On May 8 2012, China’s Supreme People’s Court (SPC) issued its guidance on private anti-monopoly litigation. The new framework, including the following key changes, will come into effect 1 June 2012:
- Standing: Plaintiffs can bring both stand-alone and follow-on civil actions relating to alleged infringements of China’s Anti-Monopoly Laws (AML). There is no requirement of a prior investigation or decision by an enforcement agency in order for an individual or company to pursue private action in court.
- Jurisdiction: certain Intermediate People’s Courts will be the first instance of such cases (the number of such courts has been expanded), unless the SPC designates the AML case to the lowest “basic” level court.
- Limitation periods: two-year limitation period for AML-related civil actions, with the period beginning on the day the plaintiff knows or should have known about the relevant violation.
- Burdens of proof: for disputes concerning a horizontal monopoly agreement (such as price fixing, abuse of dominance and cartel cases, restricting sales or production, market-sharing, restricting technological development), the new rules shift the burden of proof to the defendant to prove that their conduct does not effectively eliminate or restrict competition.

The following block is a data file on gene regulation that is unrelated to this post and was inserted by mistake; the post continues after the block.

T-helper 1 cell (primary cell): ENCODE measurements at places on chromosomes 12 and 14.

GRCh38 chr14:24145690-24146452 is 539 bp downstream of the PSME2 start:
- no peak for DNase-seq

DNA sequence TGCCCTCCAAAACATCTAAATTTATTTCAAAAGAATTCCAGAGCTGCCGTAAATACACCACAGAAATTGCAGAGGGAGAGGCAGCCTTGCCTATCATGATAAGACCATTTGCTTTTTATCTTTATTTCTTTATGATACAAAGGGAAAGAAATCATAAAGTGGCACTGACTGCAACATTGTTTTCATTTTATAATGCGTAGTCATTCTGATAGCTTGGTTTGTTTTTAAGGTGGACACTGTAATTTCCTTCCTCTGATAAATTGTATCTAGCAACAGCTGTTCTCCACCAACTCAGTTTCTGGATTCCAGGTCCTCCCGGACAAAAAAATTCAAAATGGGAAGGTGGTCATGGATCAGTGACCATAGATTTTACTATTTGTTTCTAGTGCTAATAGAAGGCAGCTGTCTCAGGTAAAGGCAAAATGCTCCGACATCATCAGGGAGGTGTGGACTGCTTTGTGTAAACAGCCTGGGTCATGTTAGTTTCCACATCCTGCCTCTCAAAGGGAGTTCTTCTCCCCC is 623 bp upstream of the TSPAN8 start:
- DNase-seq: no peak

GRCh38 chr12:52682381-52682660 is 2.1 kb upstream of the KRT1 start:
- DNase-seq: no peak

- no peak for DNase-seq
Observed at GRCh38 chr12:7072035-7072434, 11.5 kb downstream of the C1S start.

- Evidence Rules: the SPC has acknowledged the challenges facing plaintiffs in providing their case, and has accordingly included provisions designed to ease evidentiary burdens. Plaintiffs may rely on public statements made by the defendant as evidence of a dominant position; state owned enterprises facing abuse of dominance trials will be presumed to have a dominant market position unless proven otherwise; plaintiffs can apply for expert industry and economic witnesses in court.
- Damages: although the new framework does not include a ‘double damages’ regime, a plaintiff can claim for ‘reasonable expenses’ incurred in investigations and in bringing the action (including retaining witnesses).
- Class Actions: the Rules now permit limited class actions by allowing the consolidation of multiple actions, on the same alleged monopolistic conduct argued in different courts, into a single case.
The new interpretation of Chinese AML is likely to increase the amount of civil damage cases in China. With the new approach to abuse of dominance cases, SOEs are likely to be significantly impacted. Contrary to original belief in the system, this underlines that SOEs are not getting a free ride under AML.